The affirmation of Jesus’ birth from the Virgin Mary intends to state these two truths:  first, God  really  acts,  and second, “the earth produces its fruit” precisely because God acts.  Natus ex Maria Virgine, born of the Virgin Mary, is in its very core a strictly theological affirmation that bears witnesses to the God who has not let creation slip out  of  his  hands.  On  this  are based  the  hope, the freedom, the assurance and the responsibility.14

In the Mystery of Mary we thus find a new foundation of “the hope, the freedom, the assurance and the responsibility” of our lives as Christians in our country.

Our devotion to the Mother of the Lord derives from, and returns to, our belief and unshakable trust in a loving Father, the Father of Our Lord Jesus Christ.  It is an affirmation of our hope that if, relying on God, we shall try to do “the things that are to our peace, “… if rooted in faith, we make, here on earth, God’s work as truly our own,–then God will be with us and beside us, no matter what comes to our people and our nation:  that God will never abandon us, but that he will deliver us from evil.  For God  is our Father , the Father above all of the poor and the powerless among us.  The Mystery of Mary leads us to a deeper understanding of the Fatherhood of God and the mercy and compassion of the Savior.

We thus turn to Mary, Mother of Jesus and our Mother, sure of her unwearying love and concern for us and our lives.  We turn to her who is Mother of the Poor, of the “poor of Yahweh,” and the poor and suffering in our midst.15 In a time of crisis we go to her, imploring her help, seeking her intercession, trusting in the compassion of her Immaculate Heart.  We know she will not leave us unaided, that she will second all our strivings.  She will not despise our petitions, but in her mercy, hear and answer them.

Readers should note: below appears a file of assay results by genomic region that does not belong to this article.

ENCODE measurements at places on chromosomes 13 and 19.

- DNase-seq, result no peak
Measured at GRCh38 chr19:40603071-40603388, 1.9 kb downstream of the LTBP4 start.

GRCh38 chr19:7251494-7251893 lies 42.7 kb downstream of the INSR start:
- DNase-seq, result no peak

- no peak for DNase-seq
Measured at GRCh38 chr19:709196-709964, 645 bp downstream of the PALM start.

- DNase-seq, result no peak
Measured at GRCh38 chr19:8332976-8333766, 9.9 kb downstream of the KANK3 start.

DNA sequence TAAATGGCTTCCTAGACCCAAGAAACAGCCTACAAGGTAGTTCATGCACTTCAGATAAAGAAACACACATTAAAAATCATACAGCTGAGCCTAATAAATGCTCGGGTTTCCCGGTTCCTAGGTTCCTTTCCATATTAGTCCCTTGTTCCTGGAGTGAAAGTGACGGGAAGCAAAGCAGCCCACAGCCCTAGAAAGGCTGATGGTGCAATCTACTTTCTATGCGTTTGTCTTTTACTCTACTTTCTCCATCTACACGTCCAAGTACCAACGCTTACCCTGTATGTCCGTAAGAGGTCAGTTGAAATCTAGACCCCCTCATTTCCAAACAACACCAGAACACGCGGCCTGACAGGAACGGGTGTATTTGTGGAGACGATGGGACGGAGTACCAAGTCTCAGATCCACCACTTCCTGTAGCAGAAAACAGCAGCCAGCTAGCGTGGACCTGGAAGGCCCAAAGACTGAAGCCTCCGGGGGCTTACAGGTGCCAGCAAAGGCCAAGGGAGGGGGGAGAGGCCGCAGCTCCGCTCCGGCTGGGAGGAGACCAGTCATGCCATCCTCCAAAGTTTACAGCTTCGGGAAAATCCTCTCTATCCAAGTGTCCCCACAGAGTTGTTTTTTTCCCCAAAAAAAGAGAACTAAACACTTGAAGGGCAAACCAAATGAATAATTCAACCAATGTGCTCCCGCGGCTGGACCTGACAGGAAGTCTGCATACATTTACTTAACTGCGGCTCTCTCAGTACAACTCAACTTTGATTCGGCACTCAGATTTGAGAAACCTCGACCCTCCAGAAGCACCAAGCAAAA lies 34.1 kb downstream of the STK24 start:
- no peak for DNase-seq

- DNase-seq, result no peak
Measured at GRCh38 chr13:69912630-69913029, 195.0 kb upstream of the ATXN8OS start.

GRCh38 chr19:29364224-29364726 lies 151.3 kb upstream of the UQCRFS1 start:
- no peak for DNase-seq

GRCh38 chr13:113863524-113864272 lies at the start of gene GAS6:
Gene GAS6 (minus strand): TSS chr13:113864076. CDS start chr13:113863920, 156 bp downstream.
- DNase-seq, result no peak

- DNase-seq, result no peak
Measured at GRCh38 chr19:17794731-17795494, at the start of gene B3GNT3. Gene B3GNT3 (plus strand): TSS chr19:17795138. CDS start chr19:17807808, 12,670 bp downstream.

VI.  Conclusion

Dearly beloved brothers and sisters:  It is with this sense of confidence in the intercession of the Mother of the Lord that we invite all of you to make this Marian Year a truly extraordinary year of a conversion, offering and reparation in our lives as a Christian people.  If 1985 began as a time of crisis and foreboding, let us — trusting in Our Lady’s “omnipotent supplication” before her Son — through our prayer and penance, through persevering deeds of justice and faith, through our responsibility and courage, try to make it a time of renewed hope.  Let us journey together on “A PILGRIMAGE OF HOPE WITH OUR BLESSED MOTHER,” she who is mater misericordiae, vita, dulcedo et spes nostra, mother of mercy, our life, our sweetness, and our hope.